After tripping in the same hole in the sidewalk on Division Street not once but three times in recent weeks, I was relieved to see City workers repairing curbs and repairing trip hazards. Like these:
My current inconvenience and surprise at tripping aren’t very noteworthy as I’m still pretty spry, but I’m thinking ahead to how important safe sidewalks and street crossings will be for an older, frailer me and already are for older adults, people with low vision, those with limited mobility or using aids from canes to wheelchairs.
Northfield is getting much better about constructing safe facilities for walking and doing annual repairs on downtown sidewalks (adding sidewalks on Woodley; the new Division Street), but we can and should allocate transportation resources to do more to help people – all people – travel safely, not just people driving cars.
Yes indeed, Division Street remains 2-way (as City staff hastened to confirm on KYMN), but it is narrower than it used to be and some of the new features make it look especially narrow. But let’s unpack the first impressions to see that it really is wide enough for 2-way traffic, is wonderful for walking, and does not change the bike situation a great deal (which is not perfect).
The reconstruction project includes Division Street between 6th and 8th Streets, then 7th Street between Washington and Water (currently underway). On Division, the pre-project streetscape looked like this:
South of 6th Street, things spread out. Econofoods (now officially Family Fare Supermarket) is the only building on its block and set back behind a large parking lot with few trees, little landscaping and no benches. Buildings on the other side are closer to the sidewalk, but there are only two of them interspersed with another surface parking lot. There is street parking, but less of it because of driveways and less used because there are fewer things to walk to, and so there are also fewer people walking and rolling and the cars start moving faster.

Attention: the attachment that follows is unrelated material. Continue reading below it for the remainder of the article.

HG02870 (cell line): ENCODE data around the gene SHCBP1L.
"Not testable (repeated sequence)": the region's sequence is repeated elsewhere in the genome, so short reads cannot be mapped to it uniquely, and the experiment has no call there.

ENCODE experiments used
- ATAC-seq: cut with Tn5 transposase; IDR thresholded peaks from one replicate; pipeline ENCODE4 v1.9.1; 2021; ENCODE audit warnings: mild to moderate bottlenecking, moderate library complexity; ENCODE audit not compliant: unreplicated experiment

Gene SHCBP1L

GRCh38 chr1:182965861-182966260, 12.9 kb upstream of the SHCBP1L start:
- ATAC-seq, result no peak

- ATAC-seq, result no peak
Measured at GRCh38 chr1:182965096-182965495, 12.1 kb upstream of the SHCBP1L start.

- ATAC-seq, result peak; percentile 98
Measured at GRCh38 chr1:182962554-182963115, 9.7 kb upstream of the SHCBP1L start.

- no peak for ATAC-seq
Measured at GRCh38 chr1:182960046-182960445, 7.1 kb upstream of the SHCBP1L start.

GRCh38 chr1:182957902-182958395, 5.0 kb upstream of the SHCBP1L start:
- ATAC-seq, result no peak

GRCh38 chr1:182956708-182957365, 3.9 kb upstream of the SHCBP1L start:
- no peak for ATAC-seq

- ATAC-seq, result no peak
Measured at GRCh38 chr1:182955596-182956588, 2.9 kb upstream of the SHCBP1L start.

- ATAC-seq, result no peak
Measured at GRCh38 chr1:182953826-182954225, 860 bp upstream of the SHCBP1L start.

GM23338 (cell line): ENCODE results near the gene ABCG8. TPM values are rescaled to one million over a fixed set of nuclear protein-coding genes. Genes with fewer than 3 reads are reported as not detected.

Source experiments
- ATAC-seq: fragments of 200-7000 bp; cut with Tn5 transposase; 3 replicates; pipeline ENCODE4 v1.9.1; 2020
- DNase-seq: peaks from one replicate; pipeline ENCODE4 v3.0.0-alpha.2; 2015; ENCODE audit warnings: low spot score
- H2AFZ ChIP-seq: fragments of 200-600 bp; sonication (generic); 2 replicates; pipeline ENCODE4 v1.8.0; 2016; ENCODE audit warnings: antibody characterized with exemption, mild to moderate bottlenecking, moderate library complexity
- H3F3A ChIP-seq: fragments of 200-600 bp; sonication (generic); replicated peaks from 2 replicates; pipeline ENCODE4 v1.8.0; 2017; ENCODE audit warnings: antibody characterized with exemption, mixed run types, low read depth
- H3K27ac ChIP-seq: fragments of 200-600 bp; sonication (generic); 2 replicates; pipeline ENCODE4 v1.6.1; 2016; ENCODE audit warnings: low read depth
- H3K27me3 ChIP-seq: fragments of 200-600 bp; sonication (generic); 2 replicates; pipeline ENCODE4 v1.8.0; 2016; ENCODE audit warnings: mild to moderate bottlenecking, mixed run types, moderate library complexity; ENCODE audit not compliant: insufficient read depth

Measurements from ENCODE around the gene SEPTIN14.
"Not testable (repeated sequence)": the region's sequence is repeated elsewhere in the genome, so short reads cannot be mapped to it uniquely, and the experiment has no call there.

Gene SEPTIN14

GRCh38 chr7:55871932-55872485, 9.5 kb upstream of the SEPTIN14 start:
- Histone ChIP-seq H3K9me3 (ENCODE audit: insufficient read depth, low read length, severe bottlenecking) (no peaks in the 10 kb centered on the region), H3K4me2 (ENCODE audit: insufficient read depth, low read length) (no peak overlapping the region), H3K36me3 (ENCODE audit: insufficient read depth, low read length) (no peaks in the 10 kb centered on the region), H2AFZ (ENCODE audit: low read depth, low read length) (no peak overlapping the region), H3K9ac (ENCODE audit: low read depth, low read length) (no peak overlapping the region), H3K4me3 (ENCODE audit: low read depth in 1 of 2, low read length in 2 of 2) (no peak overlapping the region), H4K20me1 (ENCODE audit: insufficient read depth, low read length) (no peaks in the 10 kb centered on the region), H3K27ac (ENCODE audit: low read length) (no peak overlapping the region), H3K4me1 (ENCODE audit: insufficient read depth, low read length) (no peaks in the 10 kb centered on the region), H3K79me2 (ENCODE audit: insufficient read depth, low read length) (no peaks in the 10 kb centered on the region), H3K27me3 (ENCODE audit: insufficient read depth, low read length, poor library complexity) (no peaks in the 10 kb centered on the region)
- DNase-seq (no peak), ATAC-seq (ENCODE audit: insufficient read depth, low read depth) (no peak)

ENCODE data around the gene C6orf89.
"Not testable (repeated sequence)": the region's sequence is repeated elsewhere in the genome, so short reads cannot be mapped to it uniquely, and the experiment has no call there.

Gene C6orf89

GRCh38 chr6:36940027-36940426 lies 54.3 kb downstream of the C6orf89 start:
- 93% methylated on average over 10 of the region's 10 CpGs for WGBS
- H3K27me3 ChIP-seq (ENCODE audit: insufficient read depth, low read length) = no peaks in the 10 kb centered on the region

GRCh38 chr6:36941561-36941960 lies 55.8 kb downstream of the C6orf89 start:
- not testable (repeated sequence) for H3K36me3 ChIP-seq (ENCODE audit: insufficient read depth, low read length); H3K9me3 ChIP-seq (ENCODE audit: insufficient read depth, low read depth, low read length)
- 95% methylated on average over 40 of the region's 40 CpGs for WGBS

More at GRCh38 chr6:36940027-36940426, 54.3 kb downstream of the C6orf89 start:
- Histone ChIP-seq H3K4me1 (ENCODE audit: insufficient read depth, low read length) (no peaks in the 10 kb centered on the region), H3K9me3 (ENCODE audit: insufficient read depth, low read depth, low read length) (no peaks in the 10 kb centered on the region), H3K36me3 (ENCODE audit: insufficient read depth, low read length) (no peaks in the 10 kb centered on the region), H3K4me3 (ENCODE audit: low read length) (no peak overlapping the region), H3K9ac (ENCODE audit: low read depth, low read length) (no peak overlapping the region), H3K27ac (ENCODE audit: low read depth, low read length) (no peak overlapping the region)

The downtown development pattern begins heading north from 6th Street. Buildings come right up to the sidewalk with small storefronts, frequent doorways, and large windows; the sidewalks are busy with people are walking (whether from their cars or walking into downtown) to businesses in a space with trees, signs, banners, flowers, bike racks, and benches. Cars move slowly to be able watch for all the walking and rolling people and allow access to the parallel and angled parking. Even with the slow traffic, however, it’s difficult for people walking to see and be seen by cars without inching out into the street to see around parked cars.
The new street design looks like this:
And here’s the (annotated) design drawing:
The new design builds safer, more pleasant walking and rolling into the street network by: